Cortland County senior centers will remain closed for the foreseeable future until more is known about the coronavirus, county officials announced Thursday in a news release.
“While Cortland County has experienced a relatively low number of confirmed COVID cases, there is no vaccine yet for the coronavirus and it is impossible to achieve a zero risk of infection,” states the release.
The centers have been closed to the 1,275 participants, many of which are 70 or older, since March 16, according to the release.
Seniors are considered by the Centers for Disease Control and Prevention to be at higher risk of having a severe illness related to catching the virus the virus and may even be hospitalized, put on a ventilator to help them breath or die.
The closure will affect seven employees, said Personnel Director Annette Barber. Exactly what will happen with those people and positions has yet to be determined.
Although the centers are closed, the county said it “is not suspending our commitment to providing nutritionally balanced meals and social opportunities for older adults.”
The agency delivers 200 meals on average a week and those clients get checked on five days a week.
“Our drivers have to lay eyes on them,” Haskins said.
She also said anyone receiving in-home services and support — about 65 people— are also regularly checked on. She said that the agency is still open and it will respond to calls from seniors that way as well.
Of the 1,275 center participants, 130 were from other counties. Those people have received calls from the Area Agency on Aging, which oversee the centers.
“The first month we did not contact them because it was just a lot of work,” said agency Director Elizabeth Haskins. “The second month we did contact all of them with the intent that if they had any needs, we would contact the county in which they reside.”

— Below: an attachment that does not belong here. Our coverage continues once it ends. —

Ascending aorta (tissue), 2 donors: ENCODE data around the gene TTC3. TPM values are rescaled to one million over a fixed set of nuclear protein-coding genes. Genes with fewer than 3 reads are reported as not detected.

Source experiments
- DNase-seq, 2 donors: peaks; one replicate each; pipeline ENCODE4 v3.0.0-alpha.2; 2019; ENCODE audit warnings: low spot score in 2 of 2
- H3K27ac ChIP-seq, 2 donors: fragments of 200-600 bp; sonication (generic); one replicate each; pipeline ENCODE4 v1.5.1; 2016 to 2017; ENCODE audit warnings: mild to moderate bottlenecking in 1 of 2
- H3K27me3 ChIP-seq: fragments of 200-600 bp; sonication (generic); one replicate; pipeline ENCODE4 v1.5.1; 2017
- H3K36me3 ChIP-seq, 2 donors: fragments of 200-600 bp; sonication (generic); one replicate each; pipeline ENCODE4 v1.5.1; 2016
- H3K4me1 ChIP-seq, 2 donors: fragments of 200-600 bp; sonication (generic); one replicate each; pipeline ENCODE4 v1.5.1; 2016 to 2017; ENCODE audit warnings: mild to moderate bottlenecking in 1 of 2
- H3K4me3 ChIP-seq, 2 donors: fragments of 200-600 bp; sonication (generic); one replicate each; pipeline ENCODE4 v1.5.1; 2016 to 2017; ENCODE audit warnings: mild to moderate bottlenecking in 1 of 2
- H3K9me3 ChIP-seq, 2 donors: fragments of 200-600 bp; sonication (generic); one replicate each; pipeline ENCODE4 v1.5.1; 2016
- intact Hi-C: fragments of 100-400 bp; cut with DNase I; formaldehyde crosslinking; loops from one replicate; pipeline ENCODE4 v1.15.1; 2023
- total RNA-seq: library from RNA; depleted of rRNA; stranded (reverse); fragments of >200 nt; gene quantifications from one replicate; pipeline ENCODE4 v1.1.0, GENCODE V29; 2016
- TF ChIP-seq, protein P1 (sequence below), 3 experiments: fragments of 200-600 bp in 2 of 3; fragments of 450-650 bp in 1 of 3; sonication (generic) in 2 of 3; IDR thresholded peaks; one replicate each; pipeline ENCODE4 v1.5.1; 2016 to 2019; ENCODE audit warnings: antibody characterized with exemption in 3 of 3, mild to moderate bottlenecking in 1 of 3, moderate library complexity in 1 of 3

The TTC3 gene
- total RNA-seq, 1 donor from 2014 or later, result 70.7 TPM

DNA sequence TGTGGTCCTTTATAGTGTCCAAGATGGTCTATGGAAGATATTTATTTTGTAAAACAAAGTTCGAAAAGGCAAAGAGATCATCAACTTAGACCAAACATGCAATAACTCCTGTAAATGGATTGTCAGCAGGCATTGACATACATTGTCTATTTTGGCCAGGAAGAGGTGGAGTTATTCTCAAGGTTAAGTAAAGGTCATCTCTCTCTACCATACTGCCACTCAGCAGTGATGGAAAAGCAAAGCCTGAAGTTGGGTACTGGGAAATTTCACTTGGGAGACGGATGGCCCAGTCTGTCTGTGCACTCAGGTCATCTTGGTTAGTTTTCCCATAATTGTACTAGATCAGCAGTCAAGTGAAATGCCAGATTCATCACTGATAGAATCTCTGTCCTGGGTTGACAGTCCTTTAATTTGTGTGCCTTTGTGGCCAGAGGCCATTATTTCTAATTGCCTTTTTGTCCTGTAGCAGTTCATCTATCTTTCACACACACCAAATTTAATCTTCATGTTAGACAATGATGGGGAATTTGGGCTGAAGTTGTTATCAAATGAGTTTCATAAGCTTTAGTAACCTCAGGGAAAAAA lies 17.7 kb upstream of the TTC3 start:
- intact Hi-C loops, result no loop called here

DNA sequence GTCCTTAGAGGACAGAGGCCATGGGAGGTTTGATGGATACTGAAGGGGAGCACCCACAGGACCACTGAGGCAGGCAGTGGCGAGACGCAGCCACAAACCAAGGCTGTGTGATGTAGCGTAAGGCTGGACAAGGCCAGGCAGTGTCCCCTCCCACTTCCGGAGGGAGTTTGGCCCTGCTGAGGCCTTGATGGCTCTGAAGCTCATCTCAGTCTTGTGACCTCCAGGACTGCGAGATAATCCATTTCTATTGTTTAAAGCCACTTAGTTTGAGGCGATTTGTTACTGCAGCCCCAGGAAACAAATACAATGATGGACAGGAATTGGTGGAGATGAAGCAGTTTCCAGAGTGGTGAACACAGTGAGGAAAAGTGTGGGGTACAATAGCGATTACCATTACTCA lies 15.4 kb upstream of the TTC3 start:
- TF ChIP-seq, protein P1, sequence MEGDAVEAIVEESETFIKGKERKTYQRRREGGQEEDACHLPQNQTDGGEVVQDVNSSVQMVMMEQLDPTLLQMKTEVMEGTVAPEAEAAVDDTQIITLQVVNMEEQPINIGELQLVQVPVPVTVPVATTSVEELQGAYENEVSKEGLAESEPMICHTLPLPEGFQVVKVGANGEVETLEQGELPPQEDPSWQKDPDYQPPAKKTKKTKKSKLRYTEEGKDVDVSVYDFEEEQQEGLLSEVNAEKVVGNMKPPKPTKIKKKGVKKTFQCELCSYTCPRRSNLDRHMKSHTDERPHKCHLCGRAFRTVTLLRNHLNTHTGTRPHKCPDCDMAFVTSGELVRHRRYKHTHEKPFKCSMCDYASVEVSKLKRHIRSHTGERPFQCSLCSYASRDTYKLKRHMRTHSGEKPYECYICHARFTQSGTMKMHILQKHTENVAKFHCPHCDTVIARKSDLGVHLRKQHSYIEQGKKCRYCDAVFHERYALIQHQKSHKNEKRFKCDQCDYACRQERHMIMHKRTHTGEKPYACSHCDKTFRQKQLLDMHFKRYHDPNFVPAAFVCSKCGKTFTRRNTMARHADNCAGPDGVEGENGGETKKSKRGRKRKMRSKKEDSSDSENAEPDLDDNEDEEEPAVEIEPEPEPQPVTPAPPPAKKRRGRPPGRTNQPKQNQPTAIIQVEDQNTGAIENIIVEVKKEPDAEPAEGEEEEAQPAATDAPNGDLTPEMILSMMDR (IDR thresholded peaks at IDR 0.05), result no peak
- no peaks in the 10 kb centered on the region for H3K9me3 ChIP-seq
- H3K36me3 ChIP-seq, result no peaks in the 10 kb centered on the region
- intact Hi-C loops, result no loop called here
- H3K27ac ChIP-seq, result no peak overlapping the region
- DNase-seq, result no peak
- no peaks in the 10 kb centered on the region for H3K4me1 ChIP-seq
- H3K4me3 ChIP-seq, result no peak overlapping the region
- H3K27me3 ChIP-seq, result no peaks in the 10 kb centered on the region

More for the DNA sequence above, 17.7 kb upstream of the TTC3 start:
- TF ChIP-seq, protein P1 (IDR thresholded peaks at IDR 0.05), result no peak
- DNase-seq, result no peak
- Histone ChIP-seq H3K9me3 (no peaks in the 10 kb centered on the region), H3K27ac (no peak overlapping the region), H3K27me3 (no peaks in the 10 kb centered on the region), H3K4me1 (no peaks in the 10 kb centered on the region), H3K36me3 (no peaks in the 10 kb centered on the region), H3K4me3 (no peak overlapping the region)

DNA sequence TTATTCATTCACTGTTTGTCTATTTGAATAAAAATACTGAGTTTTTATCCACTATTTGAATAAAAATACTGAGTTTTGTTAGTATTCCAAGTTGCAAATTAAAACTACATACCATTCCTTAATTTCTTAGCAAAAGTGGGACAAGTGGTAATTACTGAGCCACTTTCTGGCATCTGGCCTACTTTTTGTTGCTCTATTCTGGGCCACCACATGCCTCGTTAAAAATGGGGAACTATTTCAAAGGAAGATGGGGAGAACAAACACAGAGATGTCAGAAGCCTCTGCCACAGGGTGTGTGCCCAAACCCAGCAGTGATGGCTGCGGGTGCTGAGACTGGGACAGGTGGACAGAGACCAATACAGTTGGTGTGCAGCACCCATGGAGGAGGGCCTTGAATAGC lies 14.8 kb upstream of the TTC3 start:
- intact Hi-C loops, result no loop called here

The break down of participants from other counties is: Tompkins 27; Chenango 26; Cayuga 21; Broome 17.
“To a lesser extent additional counties include: Onondaga, Tioga, and Madison,” Haskins said in an email after the meeting.
Other seniors in the community are also being checked up on, she said.
The agency is also holding a weekly social hour via the internet or phone, as well as using social media to engage with people through various activities like virtual travel and sightseeing, according to the release.
A pen friend program, setting up volunteers to exchange letters with seniors, has 18 partnerships, Haskins said. The county will also be mailing out information about services available to those age 55 and older.
A special sub-committee has been created by Health and Human Service Chair Cathy Bischoff (D-Cortland) to “review senior centers and explore options moving forward,” states the release.
That subcommittee is composed of three legislators and is not open to the public. Bischoff said the committee will submit a report to the Health and Human Services Committee outlining options for the centers.
Bischoff said she is hoping for the report by the end of August or beginning of September.
“This is a floating thing,” she said. “We’ll probably have several discussions from that September meeting.”